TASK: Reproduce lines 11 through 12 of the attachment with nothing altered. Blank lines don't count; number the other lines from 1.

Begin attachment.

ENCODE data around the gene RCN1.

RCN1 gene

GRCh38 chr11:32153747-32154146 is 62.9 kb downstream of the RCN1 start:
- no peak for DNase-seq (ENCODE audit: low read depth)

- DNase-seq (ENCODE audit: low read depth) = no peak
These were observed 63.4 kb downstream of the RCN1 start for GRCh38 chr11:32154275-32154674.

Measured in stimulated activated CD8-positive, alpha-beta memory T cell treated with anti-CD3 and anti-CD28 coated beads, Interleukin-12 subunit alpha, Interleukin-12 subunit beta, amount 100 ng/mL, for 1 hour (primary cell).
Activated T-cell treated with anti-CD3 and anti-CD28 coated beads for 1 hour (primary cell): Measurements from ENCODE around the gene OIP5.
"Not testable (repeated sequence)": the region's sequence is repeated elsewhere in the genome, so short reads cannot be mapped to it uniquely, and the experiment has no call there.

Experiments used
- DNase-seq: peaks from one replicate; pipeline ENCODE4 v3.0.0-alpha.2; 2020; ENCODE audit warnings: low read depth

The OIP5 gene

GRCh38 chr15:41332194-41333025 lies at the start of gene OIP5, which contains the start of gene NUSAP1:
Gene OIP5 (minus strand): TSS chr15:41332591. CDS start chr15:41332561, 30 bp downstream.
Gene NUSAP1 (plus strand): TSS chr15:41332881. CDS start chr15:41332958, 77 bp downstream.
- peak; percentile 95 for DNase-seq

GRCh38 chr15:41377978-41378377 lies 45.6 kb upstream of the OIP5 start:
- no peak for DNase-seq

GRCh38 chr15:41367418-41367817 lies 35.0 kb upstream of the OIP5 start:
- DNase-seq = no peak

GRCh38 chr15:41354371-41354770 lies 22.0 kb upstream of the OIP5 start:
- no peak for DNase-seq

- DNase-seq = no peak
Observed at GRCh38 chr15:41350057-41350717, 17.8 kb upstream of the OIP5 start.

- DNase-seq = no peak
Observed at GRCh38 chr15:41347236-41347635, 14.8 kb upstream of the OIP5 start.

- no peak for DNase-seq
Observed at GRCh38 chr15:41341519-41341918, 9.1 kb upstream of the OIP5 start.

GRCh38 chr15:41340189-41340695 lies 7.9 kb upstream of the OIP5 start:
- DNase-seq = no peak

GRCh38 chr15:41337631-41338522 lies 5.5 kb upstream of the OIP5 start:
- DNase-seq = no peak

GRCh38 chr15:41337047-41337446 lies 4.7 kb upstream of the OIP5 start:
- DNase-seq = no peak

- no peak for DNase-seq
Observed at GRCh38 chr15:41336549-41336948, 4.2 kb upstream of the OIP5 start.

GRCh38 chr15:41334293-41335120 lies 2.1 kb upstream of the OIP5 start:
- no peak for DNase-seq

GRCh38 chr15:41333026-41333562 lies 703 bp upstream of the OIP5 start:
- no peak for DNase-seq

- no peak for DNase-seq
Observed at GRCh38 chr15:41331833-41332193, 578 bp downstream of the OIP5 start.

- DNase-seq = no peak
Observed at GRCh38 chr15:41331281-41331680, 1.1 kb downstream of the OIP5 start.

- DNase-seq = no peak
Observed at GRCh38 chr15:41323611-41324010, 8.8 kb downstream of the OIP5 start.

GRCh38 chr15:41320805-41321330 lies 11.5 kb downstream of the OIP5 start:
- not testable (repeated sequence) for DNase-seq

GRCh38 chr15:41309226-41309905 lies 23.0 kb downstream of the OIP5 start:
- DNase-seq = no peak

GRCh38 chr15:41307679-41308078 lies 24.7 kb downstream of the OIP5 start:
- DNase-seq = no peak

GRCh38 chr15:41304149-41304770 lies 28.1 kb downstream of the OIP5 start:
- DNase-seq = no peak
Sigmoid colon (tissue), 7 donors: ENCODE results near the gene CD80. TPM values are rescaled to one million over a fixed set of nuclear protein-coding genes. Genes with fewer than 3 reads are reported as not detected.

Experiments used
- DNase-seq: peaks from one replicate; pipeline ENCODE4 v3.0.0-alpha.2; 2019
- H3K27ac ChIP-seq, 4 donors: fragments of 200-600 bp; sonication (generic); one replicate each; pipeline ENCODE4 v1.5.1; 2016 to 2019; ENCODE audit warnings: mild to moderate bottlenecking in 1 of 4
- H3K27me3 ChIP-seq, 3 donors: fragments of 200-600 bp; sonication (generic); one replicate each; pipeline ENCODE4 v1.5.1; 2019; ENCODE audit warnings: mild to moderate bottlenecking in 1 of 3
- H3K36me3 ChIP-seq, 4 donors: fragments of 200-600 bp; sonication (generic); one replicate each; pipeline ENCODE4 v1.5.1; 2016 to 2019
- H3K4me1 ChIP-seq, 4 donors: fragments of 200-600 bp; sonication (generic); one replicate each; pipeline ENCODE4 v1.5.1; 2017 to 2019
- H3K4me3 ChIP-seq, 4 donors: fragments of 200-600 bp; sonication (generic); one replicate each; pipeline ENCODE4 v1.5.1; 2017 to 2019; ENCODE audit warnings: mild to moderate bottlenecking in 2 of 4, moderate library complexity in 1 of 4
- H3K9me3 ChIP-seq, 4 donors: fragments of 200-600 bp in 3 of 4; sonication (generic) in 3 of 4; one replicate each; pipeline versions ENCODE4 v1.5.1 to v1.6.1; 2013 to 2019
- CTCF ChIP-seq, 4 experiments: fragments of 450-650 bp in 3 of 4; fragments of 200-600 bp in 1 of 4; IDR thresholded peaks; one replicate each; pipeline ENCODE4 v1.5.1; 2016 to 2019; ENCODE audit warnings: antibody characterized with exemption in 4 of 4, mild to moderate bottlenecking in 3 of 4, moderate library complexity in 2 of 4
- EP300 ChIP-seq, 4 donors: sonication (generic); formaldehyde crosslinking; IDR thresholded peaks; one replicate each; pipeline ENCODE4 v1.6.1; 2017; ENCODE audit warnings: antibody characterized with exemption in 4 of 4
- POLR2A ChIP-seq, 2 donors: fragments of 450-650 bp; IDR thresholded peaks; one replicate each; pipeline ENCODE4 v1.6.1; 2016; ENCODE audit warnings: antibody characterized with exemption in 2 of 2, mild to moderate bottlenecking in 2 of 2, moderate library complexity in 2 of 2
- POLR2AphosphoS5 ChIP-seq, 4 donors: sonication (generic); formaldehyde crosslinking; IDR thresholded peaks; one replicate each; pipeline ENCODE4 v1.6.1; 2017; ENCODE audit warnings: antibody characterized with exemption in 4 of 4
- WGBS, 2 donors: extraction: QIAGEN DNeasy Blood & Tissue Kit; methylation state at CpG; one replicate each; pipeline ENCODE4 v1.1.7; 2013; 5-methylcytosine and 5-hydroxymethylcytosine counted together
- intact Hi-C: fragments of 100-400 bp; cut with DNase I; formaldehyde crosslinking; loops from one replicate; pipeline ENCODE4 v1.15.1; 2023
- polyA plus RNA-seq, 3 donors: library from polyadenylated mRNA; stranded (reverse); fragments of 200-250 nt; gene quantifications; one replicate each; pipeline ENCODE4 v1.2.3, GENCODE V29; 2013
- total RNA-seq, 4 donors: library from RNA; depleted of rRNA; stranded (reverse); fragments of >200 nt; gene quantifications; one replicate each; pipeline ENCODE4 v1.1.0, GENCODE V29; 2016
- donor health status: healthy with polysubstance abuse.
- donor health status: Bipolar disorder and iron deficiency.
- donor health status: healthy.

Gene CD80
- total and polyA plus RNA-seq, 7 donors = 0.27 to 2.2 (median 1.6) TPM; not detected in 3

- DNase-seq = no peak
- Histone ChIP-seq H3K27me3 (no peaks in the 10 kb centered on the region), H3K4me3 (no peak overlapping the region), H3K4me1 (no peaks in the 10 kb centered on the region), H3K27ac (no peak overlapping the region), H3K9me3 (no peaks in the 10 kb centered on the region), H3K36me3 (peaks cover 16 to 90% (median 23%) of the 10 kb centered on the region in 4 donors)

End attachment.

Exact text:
- DNase-seq: peaks from one replicate; pipeline ENCODE4 v3.0.0-alpha.2; 2020; ENCODE audit warnings: low read depth

The OIP5 gene